Friday, September 9, 2011

Cues from the Coach: Engage the Imagination

What if…?

These two little words are the most important words of all to a fiction writer. How so? They inspire story.

What if that crying toddler in the stroller you just passed is a kidnap victim?

What if the little old man sitting on the bench at the bus stop is the illegitimate son of a British king?

What if the lady limping along the path in the park is a former ballerina whose partner dropped her?

What if those two teenagers in Gothic makeup who just entered the bank are really robbers?

What if the man who just moved in next door is in the witness protection program?

What if the little girl who disappeared while walking home from your school years ago is the clerk who checks you out at Safeway?
Get the idea? Observation opens your eyes to potential stories all around you. Then engaging your imagination can turn an ordinary situation into an extraordinary book.

What about nonfiction? We have less latitude when we report, as Joe Friday said years ago on Dragnet, “just the facts, ma’am.” Or do we? Joe was a straightforward kind of guy who used as few words as possible to get his point across. Writers, on the other hand, are wordsmiths, connoisseurs of the finer points of language usage. Let’s check out the possibilities for engaging imagination in nonfiction writing by creating a (fictional) bio.

Joe Smith was born prematurely on December 31, 1959, at 12:59:43 p.m. He spent six weeks in an incubator before he gained enough weight to be placed in the regular nursery. Another two weeks were spent in the hospital while doctors assessed his condition. Baby Boy Smith had severe cerebral palsy.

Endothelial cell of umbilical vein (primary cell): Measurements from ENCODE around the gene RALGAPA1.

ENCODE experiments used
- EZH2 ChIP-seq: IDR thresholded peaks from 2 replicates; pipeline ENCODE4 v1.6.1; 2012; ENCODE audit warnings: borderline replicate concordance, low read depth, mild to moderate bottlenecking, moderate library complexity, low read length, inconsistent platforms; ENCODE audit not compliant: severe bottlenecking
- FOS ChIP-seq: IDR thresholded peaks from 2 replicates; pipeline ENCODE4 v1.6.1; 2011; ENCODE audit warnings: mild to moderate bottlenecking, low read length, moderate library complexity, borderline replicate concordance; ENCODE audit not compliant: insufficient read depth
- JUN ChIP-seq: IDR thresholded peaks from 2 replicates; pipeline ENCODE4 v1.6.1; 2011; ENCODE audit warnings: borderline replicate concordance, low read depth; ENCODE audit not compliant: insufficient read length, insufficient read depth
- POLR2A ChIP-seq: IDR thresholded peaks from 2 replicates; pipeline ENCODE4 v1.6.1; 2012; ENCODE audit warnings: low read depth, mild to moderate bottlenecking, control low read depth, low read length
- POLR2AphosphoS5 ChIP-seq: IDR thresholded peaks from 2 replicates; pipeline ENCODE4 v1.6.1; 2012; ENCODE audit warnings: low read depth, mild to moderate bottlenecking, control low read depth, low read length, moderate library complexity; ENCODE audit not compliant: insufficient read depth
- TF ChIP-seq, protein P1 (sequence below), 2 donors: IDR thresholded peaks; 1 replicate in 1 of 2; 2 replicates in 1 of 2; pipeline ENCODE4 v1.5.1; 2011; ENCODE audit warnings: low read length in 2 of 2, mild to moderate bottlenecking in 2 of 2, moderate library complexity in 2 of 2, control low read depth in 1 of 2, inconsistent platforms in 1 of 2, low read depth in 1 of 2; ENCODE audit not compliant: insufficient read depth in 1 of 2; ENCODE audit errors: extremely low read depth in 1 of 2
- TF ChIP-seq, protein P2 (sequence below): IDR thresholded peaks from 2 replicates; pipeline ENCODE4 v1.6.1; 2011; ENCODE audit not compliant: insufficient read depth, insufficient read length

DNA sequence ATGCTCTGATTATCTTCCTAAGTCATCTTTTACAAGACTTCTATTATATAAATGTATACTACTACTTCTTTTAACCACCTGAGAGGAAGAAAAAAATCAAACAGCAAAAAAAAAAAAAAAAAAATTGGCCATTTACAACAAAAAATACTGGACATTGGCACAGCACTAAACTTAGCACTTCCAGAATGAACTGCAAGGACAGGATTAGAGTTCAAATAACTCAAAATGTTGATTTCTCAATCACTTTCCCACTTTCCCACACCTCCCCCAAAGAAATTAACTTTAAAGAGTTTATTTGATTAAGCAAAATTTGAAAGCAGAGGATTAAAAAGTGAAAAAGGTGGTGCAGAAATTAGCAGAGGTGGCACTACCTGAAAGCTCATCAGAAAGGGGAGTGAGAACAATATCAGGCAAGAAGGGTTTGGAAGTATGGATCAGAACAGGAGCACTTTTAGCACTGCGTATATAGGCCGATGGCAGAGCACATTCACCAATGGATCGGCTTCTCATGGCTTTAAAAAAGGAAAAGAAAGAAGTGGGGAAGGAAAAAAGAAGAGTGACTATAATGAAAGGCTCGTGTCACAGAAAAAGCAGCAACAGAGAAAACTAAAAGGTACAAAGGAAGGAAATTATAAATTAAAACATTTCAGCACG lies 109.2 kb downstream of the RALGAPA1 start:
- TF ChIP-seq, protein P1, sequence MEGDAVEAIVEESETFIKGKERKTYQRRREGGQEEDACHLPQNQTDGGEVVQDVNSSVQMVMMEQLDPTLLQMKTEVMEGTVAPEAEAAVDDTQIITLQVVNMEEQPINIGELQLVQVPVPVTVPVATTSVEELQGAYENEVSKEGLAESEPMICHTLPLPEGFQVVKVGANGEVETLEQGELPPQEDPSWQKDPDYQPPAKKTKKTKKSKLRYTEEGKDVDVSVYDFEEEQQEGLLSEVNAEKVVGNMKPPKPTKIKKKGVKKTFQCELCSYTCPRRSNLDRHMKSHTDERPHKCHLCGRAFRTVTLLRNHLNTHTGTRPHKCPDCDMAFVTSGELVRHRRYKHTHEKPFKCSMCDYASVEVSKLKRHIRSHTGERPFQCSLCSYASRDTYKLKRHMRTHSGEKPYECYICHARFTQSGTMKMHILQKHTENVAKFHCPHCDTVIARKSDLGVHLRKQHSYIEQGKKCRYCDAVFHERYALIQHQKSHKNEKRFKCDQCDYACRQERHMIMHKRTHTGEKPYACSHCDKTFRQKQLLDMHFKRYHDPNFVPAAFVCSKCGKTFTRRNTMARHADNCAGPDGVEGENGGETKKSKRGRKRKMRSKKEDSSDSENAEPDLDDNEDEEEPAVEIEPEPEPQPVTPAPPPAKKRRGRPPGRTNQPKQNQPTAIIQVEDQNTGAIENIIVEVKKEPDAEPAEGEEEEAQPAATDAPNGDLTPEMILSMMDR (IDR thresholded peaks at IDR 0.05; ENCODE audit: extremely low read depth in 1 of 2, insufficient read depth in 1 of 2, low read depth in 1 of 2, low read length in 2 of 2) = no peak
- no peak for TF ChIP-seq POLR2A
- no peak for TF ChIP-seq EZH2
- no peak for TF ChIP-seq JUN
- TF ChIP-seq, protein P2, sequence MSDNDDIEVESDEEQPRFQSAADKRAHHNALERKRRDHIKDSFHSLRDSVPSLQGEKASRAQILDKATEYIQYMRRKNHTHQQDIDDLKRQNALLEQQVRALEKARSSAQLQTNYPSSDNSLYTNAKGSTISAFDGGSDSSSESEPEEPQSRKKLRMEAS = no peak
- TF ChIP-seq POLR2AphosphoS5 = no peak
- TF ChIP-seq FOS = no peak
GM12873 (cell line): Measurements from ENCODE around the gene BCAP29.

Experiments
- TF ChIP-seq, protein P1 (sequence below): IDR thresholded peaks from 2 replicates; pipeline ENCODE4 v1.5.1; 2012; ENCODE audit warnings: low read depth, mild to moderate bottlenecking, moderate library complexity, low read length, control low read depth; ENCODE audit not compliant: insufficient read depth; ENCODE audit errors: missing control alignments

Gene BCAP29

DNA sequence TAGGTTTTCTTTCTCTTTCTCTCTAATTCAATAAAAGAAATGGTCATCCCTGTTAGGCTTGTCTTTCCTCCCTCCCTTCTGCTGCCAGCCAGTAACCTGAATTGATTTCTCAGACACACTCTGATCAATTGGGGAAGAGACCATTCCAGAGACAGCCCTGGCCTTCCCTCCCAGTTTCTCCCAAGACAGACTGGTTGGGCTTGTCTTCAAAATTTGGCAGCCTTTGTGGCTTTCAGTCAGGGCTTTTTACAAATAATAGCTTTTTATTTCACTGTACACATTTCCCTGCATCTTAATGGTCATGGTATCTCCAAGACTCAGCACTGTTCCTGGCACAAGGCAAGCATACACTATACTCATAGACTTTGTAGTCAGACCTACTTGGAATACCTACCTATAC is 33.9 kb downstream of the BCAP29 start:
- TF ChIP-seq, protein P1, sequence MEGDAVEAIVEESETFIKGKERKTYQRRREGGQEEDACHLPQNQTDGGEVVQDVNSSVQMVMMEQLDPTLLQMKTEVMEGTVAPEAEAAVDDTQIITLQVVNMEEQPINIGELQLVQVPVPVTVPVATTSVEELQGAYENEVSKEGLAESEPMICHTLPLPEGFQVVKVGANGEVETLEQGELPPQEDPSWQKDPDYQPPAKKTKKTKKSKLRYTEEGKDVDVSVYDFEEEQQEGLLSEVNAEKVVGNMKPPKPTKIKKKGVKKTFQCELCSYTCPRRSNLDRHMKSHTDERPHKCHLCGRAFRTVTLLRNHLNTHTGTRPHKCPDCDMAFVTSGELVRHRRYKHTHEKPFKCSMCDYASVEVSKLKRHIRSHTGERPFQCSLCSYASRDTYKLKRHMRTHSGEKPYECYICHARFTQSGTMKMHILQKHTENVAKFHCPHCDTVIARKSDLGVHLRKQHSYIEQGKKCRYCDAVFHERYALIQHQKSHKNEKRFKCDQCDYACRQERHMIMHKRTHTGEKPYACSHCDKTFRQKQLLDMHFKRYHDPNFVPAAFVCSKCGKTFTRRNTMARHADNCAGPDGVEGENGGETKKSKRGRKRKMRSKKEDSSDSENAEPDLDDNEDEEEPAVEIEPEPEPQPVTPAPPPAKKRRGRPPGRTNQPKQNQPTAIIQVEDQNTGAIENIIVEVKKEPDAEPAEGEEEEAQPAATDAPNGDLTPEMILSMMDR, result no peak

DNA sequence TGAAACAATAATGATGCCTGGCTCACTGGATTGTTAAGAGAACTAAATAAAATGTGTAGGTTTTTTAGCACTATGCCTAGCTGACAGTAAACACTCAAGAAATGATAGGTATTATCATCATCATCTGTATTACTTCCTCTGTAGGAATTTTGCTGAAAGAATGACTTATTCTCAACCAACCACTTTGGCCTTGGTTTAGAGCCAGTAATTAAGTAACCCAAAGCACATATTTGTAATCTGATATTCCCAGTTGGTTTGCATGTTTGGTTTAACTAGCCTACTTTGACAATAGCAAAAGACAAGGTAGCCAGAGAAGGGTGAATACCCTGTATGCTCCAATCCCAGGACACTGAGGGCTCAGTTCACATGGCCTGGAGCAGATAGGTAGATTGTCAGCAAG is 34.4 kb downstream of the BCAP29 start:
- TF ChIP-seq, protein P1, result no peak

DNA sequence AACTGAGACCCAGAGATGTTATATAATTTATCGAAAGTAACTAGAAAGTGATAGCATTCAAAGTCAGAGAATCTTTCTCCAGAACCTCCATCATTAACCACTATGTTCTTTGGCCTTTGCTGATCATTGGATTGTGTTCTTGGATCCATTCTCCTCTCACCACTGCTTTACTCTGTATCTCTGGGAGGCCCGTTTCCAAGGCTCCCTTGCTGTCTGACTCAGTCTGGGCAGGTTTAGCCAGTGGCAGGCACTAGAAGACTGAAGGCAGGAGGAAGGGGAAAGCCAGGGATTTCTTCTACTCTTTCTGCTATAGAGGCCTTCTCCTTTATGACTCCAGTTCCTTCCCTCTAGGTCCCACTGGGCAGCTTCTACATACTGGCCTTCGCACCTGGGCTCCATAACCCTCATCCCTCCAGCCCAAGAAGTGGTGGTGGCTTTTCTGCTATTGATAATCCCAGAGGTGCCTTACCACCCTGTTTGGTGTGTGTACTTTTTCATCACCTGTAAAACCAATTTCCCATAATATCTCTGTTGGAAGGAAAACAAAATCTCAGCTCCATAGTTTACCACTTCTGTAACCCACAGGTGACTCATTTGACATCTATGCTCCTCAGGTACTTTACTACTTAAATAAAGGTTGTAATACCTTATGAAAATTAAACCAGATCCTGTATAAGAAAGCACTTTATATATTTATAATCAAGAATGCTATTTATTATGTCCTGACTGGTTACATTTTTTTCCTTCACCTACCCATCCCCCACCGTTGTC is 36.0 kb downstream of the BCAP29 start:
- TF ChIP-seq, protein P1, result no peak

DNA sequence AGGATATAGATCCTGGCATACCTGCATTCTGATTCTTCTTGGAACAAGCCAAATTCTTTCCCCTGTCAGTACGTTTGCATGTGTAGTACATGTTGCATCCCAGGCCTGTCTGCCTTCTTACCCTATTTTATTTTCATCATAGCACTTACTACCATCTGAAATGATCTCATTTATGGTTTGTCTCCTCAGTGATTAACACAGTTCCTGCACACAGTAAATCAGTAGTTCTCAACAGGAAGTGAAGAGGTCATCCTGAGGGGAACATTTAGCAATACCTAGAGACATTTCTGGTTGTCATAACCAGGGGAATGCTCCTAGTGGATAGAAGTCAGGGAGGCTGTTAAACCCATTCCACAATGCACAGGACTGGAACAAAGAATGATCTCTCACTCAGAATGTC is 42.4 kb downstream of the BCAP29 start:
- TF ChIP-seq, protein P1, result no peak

Joe spent many of his school years in special education classes, where most students required extra help to learn even the most basic skills. His unusual abilities went unnoticed and un-nurtured until a high school physics teacher, who had objected to Joe taking his class, discovered his genius. Today, Joe holds two masters’ degrees and three doctorates.
That’s an adequately written bio. While it doesn’t quite jump off the page and grab the reader’s hand, it’s a succinct and easy read. But would it benefit from engaging the imagination when it comes to word choices, sentence structures, and inclusion of additional factual details? Let’s see.

Joe Smith entered the world on December 31, 1959, just 17 seconds short of becoming the first baby born at Memorial Hospital in the new decade. A nurse whisked the premature three-pounder into an incubator and off to the nursery before his anesthetized mother caught even a brief glimpse of him. For six weeks he lived in that sterile environment, untouched except for the necessities of changing, feeding, and examination. His doctor ordered an additional two weeks in the regular nursery after he had reached five pounds to further observe and assess his physical condition. His medical records contained a brief note about his surprising faculty for following the doctor’s movements with his eyes and his apparent interest in his surroundings despite his prematurity. The bulk of the report, however, dwelt on the infant’s diagnosis: Baby Boy Smith, who had suffered significant oxygen deprivation at birth, had severe cerebral palsy.